School of Computing - Research - Working Papers - 1991

Working Papers for 1991

Information Retrieval and Hypertext: Competing Technologies or Complimentary Access Methods,
A.F. Smeaton.

Information retrieval typically involves accessing textual information from a database in response to a users vague information need. Hypertext or hypermeia, on the other hand, involves a user browsing through a database of textual or multimedia information in response to a variety of types of information need. Thus information retrieval can be said to have a searching metaphor while hypertext has a browsing analogy. Initially, these two technologies for information access appear to be very different and almost competing in nature. In this article we will briefly review information retrieval systems and we will also examine hypertext systems and we will explore if and how these two techniques for accessing information can be integrated or combined in some way, specifically by exploring how guided tours could be used.

Intelligent Searching Through Hypertext Systems for Learning,
A.F. Smeaton and C. Guinan.

One of the most attractive ways of accessing multimedia and even simply textual information in the last few years has been to use hypertext techniques. In this paper we discuss one of the application areas of hypertext systems, namely computer-assisted learning (CAL). Learning as a cognitive process is briefly reviewed, as are current approaches to using computers for instruction, i.e. intelligent tutoring and computer based training (CBT). We then discuss the current approaches to using hypertext techniques in CAL and discuss some of their inadequacies. This leads us on to an outline of the work we are doing to enhance the functionality of hypertext delivery systems by providing them with the capability to dynamically create guided tours through the hypertext, in response to individual student or user needs. Such an enhancement combines the discipline of CBT, the individual tailoring of intelligent tutoring and the freedom of hypertext browsing. Our plans for implementing such a facility are presented

Using Hypertext for Computer Based Training: Results and Analysis,
A.F. Smeaton.

One of the many potentially useful applications to emerge for hypertext in recent years is in the area of computer aided learning. This paper describes the results of an experiment in which undergraduate students used a hypertext about database systems, as part of their coursework. The hypertext as a source of learning information was offered in addition to recommended textbooks and lectures. Students were surveyed on when and how they used the hypertext, for what specific purposes and what types of searching they preferred. The results and analysis of this survey of actual hypertext usage is presented and our conclusions confirm earlier published results that current hypertext products have obvious shortcomings and that hypertext in general cannot replace conventional teaching but should be regarded as adjunct or complimentary courseware.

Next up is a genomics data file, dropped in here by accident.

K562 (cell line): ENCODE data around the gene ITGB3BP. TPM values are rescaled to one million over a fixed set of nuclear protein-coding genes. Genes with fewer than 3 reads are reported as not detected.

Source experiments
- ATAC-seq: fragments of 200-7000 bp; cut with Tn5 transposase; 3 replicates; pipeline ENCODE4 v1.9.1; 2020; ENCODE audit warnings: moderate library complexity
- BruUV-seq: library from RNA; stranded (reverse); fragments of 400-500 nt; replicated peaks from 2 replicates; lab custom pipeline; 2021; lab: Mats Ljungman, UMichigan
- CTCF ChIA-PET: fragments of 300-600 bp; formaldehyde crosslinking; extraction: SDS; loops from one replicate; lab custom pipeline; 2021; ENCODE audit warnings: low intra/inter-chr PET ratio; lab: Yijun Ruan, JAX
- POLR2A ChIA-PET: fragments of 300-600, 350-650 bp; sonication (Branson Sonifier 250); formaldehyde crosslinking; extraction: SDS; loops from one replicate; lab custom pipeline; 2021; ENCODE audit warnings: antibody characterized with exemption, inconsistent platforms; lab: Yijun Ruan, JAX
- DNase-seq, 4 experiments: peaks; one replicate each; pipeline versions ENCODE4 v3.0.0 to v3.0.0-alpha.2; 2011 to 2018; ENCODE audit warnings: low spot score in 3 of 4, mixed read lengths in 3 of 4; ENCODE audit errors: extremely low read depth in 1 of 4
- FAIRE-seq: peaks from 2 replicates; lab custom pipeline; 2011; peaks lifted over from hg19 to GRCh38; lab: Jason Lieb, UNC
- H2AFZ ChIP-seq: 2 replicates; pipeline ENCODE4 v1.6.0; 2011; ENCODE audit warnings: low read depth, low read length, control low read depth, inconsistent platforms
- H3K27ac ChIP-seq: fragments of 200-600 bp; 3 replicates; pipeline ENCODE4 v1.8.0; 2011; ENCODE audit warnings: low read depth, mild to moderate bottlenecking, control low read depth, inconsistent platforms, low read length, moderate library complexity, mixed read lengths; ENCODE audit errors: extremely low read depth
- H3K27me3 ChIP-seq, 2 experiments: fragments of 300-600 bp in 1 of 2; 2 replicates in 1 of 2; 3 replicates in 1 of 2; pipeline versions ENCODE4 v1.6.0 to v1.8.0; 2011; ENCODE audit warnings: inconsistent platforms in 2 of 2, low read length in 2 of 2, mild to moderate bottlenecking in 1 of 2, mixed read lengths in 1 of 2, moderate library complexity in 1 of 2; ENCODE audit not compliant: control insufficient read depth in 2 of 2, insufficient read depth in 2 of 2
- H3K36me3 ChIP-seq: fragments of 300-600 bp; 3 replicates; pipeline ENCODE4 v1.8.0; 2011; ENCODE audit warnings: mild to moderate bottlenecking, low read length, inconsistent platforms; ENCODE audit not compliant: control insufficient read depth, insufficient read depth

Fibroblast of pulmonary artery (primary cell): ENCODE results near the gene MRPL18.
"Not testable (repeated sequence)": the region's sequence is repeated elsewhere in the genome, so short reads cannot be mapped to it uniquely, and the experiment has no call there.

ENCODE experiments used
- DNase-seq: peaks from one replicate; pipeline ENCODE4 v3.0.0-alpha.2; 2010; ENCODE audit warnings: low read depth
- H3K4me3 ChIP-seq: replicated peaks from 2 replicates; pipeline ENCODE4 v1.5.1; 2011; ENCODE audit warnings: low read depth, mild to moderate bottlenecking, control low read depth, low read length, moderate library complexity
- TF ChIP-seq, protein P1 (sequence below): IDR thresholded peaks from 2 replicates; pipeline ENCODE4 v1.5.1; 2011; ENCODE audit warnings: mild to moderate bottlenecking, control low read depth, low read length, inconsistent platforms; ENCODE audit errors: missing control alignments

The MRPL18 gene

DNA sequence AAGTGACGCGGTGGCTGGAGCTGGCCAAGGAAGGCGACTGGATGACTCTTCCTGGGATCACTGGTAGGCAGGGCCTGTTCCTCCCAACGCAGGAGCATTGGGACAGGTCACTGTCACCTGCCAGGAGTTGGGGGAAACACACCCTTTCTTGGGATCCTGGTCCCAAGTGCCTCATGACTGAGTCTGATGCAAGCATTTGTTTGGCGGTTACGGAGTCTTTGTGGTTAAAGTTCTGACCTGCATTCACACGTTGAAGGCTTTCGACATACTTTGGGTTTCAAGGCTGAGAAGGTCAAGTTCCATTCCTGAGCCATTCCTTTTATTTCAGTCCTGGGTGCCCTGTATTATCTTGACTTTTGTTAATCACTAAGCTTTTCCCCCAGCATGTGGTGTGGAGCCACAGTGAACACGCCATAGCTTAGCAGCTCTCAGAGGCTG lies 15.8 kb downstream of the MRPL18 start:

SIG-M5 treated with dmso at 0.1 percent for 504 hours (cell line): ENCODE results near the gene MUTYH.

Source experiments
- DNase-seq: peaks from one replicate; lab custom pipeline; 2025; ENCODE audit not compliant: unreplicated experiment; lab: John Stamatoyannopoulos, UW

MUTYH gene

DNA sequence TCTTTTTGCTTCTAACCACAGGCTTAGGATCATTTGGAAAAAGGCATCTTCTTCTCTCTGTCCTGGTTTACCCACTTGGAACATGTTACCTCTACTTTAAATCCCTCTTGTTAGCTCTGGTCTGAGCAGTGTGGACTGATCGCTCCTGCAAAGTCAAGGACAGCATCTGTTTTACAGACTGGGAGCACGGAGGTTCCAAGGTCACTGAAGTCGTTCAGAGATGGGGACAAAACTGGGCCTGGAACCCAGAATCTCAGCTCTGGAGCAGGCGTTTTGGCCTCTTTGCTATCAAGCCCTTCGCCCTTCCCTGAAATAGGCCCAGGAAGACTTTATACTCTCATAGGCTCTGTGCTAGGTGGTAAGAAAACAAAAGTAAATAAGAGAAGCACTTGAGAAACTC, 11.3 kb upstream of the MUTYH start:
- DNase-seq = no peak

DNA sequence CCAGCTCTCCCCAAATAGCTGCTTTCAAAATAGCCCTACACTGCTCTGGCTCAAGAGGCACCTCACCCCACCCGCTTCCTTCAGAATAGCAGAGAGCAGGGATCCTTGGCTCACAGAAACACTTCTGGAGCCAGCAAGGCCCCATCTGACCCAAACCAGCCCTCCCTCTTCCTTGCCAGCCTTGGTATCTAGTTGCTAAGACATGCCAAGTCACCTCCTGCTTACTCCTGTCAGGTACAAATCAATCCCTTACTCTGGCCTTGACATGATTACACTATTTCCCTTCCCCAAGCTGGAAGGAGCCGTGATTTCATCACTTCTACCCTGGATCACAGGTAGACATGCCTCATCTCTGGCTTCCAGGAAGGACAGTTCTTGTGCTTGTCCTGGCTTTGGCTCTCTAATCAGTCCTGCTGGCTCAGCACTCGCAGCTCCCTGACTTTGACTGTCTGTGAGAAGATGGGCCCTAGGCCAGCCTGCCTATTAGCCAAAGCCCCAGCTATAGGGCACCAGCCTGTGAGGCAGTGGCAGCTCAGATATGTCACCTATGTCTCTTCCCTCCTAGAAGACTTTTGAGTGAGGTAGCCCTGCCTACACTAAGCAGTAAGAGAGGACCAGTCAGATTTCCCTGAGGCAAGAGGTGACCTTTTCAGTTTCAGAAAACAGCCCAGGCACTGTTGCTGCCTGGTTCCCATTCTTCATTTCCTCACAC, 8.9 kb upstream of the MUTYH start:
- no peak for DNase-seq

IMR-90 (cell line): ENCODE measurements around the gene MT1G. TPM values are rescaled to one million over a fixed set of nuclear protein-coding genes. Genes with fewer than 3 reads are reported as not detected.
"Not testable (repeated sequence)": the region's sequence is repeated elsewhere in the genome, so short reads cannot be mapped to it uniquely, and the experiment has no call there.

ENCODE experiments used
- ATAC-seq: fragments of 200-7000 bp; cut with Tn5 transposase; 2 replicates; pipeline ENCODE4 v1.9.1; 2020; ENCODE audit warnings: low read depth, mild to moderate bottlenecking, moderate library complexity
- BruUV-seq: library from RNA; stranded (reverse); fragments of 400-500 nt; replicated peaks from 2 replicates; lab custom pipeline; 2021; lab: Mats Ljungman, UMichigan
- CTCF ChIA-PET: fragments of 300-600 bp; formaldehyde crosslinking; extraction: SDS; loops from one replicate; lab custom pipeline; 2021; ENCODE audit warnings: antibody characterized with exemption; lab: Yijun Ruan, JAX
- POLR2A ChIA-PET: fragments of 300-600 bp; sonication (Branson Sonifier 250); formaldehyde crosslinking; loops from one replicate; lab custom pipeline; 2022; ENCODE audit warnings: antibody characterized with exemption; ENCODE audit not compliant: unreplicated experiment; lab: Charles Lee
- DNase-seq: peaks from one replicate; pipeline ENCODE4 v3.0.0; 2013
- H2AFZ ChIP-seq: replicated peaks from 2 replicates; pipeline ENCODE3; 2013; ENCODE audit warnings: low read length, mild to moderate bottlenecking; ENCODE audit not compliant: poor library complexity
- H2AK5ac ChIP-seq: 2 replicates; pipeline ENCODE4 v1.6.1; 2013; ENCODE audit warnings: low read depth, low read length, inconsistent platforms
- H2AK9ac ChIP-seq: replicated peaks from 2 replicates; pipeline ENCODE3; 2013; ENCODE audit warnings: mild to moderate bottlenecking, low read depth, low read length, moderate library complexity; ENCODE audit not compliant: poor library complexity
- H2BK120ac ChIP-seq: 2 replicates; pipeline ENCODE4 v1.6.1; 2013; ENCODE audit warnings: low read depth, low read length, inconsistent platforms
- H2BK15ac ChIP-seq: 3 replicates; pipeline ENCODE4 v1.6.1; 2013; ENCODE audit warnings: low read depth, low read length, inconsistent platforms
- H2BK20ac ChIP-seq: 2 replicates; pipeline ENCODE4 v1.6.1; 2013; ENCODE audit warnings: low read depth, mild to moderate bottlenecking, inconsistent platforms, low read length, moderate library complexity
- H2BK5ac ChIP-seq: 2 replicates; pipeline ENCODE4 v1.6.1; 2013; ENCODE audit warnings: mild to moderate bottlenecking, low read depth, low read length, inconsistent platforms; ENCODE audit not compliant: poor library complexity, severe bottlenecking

C++ Tip of the Silver Bullet,
P. Kiernan.

Graphic systems which make extensive use of icons are particularly suitable for object-orientation. By exploiting the class and inheritance mechanisms of C++ an icon-based graphical interface can be developed. This paper examines some of the key features of object-oriented development and C++, with examples from the development of a set of classes for the user interface of a Supervisory, Control and Data Acquisition (SCADA) System.

PARCMAN: Information System Design,
B. Ryan, R. Verbruggen and M. O'hEigeartaigh.

The PARCMAN system is an information system to provide parking guidance to motorists entering a city. This document highlights the data requirements of the PARCMAN system and the flow of information through the system.

Synthesis of 2-Dimensional Filters by 3x3 Cellular Automata,
D. Sinclair and M. O'hEigeartaigh.

Image filtering is the process by which certain spatial frequencies are removed from an image which is important for edge detection and enhancement. This paper explores the application of an array of 3 by 3 cellular automata or processing elements, to implementing this process.